National Indian Week Is All About Pride
The Reno-Sparks Indian Colony in Reno, Nevada, will celebrate and honor its ancestors during its 10th National Indian Week, which starts today.
“It is important that as a community, Native Americans pay tribute to the sacrifices and perseverance of our ancestors,” said Arlan D. Melendez, chairman of the RSIC, in a news release. “Our celebration centers on realizing how far we have come and what a promising future we hold.”
The RSIC, along with hundreds of other Native American tribes, will celebrate those who dedicated themselves to assuring that the contributions, achievements, and sacrifices of Native Americans and their descendants are honored.
“Our ancestors survived a lot,” said Janice Gardipe, a member of the RSIC and a volunteer for the week’s activities, in a news release. “We want to show Native pride because we are still here.”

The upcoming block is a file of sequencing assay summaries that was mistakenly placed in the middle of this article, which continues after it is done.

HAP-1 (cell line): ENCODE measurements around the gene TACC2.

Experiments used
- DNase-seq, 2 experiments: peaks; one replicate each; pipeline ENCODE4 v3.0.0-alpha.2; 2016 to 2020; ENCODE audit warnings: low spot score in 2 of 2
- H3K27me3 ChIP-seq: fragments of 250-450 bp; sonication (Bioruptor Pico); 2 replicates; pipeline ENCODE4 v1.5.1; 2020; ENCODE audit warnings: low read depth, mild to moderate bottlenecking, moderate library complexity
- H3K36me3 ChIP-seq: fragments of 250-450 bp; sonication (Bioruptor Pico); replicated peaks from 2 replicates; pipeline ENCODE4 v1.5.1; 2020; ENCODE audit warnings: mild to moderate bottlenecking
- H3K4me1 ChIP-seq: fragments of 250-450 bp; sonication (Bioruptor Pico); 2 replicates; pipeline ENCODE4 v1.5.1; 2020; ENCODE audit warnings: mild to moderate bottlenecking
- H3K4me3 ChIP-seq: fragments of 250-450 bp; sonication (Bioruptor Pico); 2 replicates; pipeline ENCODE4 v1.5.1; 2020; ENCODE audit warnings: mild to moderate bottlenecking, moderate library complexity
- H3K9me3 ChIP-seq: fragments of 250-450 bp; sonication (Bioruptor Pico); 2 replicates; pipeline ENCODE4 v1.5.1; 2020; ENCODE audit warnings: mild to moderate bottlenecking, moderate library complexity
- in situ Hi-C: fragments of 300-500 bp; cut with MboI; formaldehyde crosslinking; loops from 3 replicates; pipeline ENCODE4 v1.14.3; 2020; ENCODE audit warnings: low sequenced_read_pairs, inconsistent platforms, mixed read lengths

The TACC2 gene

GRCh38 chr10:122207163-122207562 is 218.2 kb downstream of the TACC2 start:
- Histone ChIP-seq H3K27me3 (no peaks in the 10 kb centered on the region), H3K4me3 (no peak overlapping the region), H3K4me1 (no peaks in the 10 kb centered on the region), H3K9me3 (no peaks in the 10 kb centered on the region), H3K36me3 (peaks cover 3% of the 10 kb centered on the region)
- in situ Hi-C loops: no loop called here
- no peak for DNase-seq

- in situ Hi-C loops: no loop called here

The celebration sprung from Dr. Arthur Caswell Parker’s quest to secure citizenship for all American Indians. In 1914, Dr. Parker, a Cattaraugus Seneca, and the Reverend Red Fox James, set out for a 2,000 mile trek on horseback to Washington D.C. They planned to petition the president for an “Indian Day.”
This extraordinary action eventually led to Congress enacting the Indian Citizenship Act (1924), which extended citizenship to all U.S.-born American Indians.
The week’s events kicked off with Chairman Arlan Melendez reading the proclamation outlining the history and importance of National Indian Week. The story telling and youth poetry contest starts on Tuesday, and the youth hand drum contest begins on Wednesday; all leading up to the main event on Friday, the Native Pride March Parade.
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